Biffa Waste Services has been selected as the councils preferred bidder for the £300 million contract, following a procurement process that lasted 18 months and attracted bids from seven major waste management companies.
The company will now progress plans for a £30 million waste reception/recycling and composting centre supported by the Governments Private Finance Initiative (PFI) and will begin its preparations for taking over the citys waste management contracts.
Biffas bid demonstrated to the city council that they had the technical expertise, as well as the creative and cost-effective solutions needed to help the city achieve its recycling targets, said cabinet member responsible for the environment, Cllr Nigel Holden.
The contract worth around £300 million represents the biggest single contract ever awarded by the city council, so it was vital that the selection process was stringent. I am pleased to say that we have found a partner who shares our objectives, and who will provide the city with a truly integrated waste management service over the next 25 years.
Biffas managing director, Martin Bettington, said: We are delighted to have this opportunity to work in partnership with the city council in Leicester on this exciting project. Our aim is to deliver a quality service based on the highest levels of customer care and environmental leadership to the people of Leicester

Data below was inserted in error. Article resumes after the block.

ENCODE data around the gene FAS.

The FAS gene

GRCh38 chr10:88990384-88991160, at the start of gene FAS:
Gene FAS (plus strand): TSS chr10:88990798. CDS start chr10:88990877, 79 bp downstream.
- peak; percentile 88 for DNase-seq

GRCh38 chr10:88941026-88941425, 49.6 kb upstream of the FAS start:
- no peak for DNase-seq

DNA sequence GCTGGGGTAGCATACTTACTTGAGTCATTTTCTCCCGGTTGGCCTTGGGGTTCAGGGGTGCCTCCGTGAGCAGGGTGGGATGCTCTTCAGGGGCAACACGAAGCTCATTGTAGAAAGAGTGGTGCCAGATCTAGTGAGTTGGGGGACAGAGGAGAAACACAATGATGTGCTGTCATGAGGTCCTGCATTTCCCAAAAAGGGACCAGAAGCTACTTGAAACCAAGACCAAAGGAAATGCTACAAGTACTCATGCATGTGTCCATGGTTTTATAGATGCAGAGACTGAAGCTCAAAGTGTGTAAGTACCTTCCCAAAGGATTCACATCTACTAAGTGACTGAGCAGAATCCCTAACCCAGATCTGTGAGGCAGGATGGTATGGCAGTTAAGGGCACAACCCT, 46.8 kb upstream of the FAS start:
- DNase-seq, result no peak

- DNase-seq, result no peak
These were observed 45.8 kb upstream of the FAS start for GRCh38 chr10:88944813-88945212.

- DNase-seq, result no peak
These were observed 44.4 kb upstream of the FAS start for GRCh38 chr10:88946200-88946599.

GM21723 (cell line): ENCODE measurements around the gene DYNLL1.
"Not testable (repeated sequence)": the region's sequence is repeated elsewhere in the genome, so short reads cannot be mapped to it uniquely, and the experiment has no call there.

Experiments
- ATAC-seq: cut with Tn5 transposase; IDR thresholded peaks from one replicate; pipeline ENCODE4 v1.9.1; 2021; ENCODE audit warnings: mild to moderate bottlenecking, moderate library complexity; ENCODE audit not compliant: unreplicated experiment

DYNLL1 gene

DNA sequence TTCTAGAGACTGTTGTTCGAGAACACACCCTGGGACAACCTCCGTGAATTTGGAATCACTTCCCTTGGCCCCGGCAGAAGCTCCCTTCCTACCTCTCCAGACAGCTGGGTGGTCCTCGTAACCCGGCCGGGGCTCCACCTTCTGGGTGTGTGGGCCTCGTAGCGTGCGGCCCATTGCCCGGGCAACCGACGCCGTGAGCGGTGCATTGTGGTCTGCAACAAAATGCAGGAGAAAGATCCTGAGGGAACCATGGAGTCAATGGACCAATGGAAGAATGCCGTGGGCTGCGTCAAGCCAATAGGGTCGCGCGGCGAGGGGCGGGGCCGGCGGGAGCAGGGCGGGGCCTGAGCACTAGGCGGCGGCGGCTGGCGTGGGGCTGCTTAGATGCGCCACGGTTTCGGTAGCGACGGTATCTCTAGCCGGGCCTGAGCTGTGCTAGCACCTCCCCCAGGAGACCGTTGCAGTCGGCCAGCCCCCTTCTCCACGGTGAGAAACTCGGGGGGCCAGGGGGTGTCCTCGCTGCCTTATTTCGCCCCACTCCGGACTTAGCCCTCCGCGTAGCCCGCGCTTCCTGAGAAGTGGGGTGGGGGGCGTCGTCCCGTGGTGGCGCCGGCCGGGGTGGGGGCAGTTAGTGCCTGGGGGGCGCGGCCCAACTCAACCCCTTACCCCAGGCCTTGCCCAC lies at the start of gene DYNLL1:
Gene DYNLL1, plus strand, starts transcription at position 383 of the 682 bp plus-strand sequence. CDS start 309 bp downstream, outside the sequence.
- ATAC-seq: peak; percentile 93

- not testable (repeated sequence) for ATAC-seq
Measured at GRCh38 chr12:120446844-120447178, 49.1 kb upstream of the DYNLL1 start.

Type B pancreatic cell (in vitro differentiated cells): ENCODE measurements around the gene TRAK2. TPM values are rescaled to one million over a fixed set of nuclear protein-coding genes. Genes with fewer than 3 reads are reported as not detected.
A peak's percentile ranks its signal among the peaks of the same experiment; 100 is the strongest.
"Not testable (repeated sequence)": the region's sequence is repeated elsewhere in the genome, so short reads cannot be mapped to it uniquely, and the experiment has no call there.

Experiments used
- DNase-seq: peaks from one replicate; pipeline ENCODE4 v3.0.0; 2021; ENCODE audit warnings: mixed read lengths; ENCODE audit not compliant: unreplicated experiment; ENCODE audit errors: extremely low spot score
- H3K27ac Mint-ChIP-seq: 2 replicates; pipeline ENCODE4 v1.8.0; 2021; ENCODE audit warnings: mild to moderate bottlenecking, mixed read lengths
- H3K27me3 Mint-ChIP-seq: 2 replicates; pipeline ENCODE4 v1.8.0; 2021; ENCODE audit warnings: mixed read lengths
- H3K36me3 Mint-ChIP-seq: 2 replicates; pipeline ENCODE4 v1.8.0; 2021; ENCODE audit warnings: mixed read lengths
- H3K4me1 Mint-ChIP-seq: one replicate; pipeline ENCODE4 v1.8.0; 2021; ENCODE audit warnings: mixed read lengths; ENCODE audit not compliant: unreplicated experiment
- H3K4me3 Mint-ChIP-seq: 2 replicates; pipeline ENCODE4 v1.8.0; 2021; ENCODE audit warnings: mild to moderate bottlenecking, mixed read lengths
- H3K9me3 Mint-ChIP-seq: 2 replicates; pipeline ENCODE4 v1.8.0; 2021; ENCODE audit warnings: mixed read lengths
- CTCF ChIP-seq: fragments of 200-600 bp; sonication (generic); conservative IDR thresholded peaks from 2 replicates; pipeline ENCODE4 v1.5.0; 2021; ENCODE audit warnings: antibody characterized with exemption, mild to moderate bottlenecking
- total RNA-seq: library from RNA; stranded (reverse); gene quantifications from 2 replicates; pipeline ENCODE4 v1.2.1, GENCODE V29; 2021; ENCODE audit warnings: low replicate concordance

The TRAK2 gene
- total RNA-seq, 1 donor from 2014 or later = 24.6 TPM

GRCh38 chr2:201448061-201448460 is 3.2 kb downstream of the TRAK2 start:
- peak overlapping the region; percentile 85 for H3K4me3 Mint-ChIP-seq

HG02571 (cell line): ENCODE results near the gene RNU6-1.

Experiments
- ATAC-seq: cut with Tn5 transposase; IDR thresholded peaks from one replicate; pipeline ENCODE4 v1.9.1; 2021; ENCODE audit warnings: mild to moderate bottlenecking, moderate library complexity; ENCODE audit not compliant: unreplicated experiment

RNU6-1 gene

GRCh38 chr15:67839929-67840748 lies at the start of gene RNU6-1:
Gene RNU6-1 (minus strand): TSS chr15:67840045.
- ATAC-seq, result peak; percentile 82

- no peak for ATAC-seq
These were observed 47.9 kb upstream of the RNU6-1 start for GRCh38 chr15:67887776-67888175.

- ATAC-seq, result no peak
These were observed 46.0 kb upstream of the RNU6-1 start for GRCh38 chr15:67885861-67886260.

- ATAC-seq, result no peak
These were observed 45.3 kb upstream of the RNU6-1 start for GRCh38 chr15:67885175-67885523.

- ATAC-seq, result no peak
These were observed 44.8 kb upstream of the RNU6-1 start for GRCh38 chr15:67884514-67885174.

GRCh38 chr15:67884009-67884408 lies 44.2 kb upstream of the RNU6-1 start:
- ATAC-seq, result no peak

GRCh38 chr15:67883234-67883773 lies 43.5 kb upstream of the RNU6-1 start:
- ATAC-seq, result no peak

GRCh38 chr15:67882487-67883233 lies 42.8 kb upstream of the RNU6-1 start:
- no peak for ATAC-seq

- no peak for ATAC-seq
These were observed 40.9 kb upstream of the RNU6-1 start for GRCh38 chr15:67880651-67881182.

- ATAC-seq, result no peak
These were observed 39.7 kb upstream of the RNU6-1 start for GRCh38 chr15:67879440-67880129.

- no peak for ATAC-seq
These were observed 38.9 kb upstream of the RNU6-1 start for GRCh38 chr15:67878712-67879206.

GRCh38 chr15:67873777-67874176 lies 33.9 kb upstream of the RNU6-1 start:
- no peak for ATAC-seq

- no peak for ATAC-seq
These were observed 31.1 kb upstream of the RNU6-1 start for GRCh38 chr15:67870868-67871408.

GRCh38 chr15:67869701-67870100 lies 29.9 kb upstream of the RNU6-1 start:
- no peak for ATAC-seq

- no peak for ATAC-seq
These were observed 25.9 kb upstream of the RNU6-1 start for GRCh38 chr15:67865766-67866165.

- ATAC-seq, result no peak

Biffas proposals for managing the citys waste include:
a weekly wheeled-bin collection
a weekly collection of glass, plastics and paper
a new reception and recycling centre at Bursom Industrial Estate in Leicester, where steel and aluminium would be extracted from other waste.
a purpose-built anaerobic digester for composting the citys organic waste at Severn Trent Waters facility at Wanlip in Leicestershire
use of landfill sites at Welford and Wilnecote for all the waste that cant be recycled.
The company will also be responsible for managing the citys bottle, paper and textile banks, and the two community recycling centres at Bridge Road and Islington Street. It will also promote waste minimisation and recycling through city-wide public awareness campaigns.
Over the next 25 years, the Government will provide £30 million in PFI credits to the city council to cover its capital costs. Biffa will develop the facilities it needs to deliver the contract at its own expense and in exchange, the council will pay Biffa an annual fee, representing an element of the capital costs and an element of the service costs. At the end of the 25-year contract, the infrastructure will be owned by the city council. This PFI-backed project will give fresh impetus to Leicesters drive towards sustainability, said city council leader Ross Willmott. By collecting glass from peoples homes, by composting the citys organic waste, and by continuing to recycle paper, plastics, steel and aluminium, we aim to recycle 40% of the citys waste by 2005. And that would put Leicester at the top of the recycling league.
Biffa will take over the collection of the citys waste in 2004, although it will be 2005 before the new facilities are expected to be fully operational.